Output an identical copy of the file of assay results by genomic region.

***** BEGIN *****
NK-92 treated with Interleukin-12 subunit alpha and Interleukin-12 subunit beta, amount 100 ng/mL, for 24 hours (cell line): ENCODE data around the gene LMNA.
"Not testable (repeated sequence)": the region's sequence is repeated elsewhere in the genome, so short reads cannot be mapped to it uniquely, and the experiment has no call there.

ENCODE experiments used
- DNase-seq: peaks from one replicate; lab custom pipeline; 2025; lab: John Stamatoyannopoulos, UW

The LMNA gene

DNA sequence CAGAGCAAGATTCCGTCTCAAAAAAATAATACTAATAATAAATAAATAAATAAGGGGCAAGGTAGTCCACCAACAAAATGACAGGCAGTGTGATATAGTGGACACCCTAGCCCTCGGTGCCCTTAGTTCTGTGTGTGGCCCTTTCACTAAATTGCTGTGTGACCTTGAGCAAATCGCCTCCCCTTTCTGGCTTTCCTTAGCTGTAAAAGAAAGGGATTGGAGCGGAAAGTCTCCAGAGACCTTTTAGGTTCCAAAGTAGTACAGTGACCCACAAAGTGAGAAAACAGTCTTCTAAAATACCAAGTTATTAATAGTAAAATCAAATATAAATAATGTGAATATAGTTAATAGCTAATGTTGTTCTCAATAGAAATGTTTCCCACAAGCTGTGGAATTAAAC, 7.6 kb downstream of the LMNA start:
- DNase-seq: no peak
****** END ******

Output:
NK-92 treated with Interleukin-12 subunit alpha and Interleukin-12 subunit beta, amount 100 ng/mL, for 24 hours (cell line): ENCODE data around the gene LMNA.
"Not testable (repeated sequence)": the region's sequence is repeated elsewhere in the genome, so short reads cannot be mapped to it uniquely, and the experiment has no call there.

ENCODE experiments used
- DNase-seq: peaks from one replicate; lab custom pipeline; 2025; lab: John Stamatoyannopoulos, UW

The LMNA gene

DNA sequence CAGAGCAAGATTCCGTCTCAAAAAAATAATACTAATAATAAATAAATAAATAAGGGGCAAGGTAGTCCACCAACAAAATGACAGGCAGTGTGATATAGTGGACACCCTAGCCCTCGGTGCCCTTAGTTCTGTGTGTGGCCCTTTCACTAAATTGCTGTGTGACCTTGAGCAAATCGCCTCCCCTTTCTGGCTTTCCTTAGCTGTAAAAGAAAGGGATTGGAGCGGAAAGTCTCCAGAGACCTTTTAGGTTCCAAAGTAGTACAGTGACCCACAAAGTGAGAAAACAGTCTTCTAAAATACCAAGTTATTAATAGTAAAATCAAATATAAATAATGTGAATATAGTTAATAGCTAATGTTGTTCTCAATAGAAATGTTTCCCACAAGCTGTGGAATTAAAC, 7.6 kb downstream of the LMNA start:
- DNase-seq: no peak